We are also pleased to notice that IPID has for the past two consecutive financial years, obtained unqualified audit reports. This is indeed in the right direction, because effective administration can only take place if there is proper monitoring and evaluation by a dedicated unit appointed for that purpose.
But, we must say here and now, that, the meeting of IPID Strategic Objectives and the strengthening of financial management and corporate governance squarely lie on the IPID Provincial Heads’ shoulders, and no one else.
If the Executive Director fails in executing the IPID mandate as expected by the President of this country, then it means we have had incompetent Provincial Heads! The Minister of Police won’t tolerate that, and I will surely not tolerate that.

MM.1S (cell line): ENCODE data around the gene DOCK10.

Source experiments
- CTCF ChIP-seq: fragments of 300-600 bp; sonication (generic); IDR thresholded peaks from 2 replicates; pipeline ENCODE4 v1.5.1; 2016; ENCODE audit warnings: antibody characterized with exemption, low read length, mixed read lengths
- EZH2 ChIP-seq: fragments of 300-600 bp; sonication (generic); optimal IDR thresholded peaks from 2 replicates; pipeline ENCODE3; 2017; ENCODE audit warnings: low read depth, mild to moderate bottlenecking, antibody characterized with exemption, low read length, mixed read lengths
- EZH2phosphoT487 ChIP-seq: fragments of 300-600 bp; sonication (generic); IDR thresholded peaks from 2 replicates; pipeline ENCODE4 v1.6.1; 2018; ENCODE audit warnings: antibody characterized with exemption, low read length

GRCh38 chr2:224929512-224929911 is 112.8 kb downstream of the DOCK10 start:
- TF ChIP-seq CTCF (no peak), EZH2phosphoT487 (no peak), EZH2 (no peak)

Therefore, the Performance Agreements of all nine Provincial Heads must be stringent in their detail, so that it becomes easy to measure the output and impact of the IPID Provincial Office in each financial year. This is very important because, according to the IPID Act, the Provinces must be the heart of the national IPID operations.
Programme Director, we would also like to emphasise the important role the SAPS Provincial Commissioners will play in the effective execution of the IPID mandate. In close cooperation with the IPID Provincial Heads, all nine SAPS Provincial Commissioners are expected to formulate a communication strategy for all police stations.
All Station Commanders must be thoroughly prepared for the introduction of the IPID as the new structure with a sharpened investigative focus and additional powers. Police officers will be expected to be able to fill in the form of reporting of matter for investigation by IPID, as per IPID Act No 1 of 2011, Section 29 (i).